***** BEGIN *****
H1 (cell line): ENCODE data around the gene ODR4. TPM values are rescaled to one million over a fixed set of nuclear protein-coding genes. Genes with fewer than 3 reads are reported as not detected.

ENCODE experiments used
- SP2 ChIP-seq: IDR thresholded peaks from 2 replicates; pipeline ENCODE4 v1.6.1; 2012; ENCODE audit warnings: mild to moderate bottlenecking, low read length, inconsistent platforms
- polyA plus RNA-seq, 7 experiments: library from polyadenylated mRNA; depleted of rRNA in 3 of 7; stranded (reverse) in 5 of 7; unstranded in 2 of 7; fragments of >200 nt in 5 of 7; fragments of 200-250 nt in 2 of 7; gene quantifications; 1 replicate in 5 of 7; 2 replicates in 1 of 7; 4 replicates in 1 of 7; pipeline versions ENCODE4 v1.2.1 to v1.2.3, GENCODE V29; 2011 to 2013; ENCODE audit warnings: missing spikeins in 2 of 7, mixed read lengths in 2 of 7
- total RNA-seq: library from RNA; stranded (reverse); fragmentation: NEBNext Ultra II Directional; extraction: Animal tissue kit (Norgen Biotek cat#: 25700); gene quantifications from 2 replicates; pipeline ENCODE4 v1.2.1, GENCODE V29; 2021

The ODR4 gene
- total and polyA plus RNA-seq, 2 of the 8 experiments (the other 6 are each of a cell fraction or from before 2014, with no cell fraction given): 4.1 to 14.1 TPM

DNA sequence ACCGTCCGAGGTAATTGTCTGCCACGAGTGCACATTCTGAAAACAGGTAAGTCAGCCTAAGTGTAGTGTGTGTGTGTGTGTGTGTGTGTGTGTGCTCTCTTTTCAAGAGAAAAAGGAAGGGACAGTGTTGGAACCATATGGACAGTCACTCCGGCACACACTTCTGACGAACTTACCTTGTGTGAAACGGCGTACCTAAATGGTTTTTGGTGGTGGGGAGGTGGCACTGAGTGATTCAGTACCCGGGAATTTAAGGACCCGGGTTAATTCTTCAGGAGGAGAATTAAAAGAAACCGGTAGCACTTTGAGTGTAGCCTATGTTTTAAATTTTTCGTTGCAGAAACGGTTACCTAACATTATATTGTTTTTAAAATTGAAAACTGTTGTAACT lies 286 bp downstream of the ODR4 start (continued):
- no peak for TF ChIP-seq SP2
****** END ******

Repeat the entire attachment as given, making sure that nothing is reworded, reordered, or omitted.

H1 (cell line): ENCODE data around the gene ODR4. TPM values are rescaled to one million over a fixed set of nuclear protein-coding genes. Genes with fewer than 3 reads are reported as not detected.

ENCODE experiments used
- SP2 ChIP-seq: IDR thresholded peaks from 2 replicates; pipeline ENCODE4 v1.6.1; 2012; ENCODE audit warnings: mild to moderate bottlenecking, low read length, inconsistent platforms
- polyA plus RNA-seq, 7 experiments: library from polyadenylated mRNA; depleted of rRNA in 3 of 7; stranded (reverse) in 5 of 7; unstranded in 2 of 7; fragments of >200 nt in 5 of 7; fragments of 200-250 nt in 2 of 7; gene quantifications; 1 replicate in 5 of 7; 2 replicates in 1 of 7; 4 replicates in 1 of 7; pipeline versions ENCODE4 v1.2.1 to v1.2.3, GENCODE V29; 2011 to 2013; ENCODE audit warnings: missing spikeins in 2 of 7, mixed read lengths in 2 of 7
- total RNA-seq: library from RNA; stranded (reverse); fragmentation: NEBNext Ultra II Directional; extraction: Animal tissue kit (Norgen Biotek cat#: 25700); gene quantifications from 2 replicates; pipeline ENCODE4 v1.2.1, GENCODE V29; 2021

The ODR4 gene
- total and polyA plus RNA-seq, 2 of the 8 experiments (the other 6 are each of a cell fraction or from before 2014, with no cell fraction given): 4.1 to 14.1 TPM

DNA sequence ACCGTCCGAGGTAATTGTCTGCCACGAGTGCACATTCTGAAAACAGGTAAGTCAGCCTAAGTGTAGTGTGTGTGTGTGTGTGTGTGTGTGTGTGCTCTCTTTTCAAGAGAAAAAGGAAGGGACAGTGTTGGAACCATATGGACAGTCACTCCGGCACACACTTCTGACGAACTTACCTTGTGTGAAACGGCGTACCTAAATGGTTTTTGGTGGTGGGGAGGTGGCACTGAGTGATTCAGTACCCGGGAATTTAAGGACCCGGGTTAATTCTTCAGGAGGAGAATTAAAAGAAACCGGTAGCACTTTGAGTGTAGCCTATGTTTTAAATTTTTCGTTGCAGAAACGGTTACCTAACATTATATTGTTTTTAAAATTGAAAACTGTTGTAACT lies 286 bp downstream of the ODR4 start (continued):
- no peak for TF ChIP-seq SP2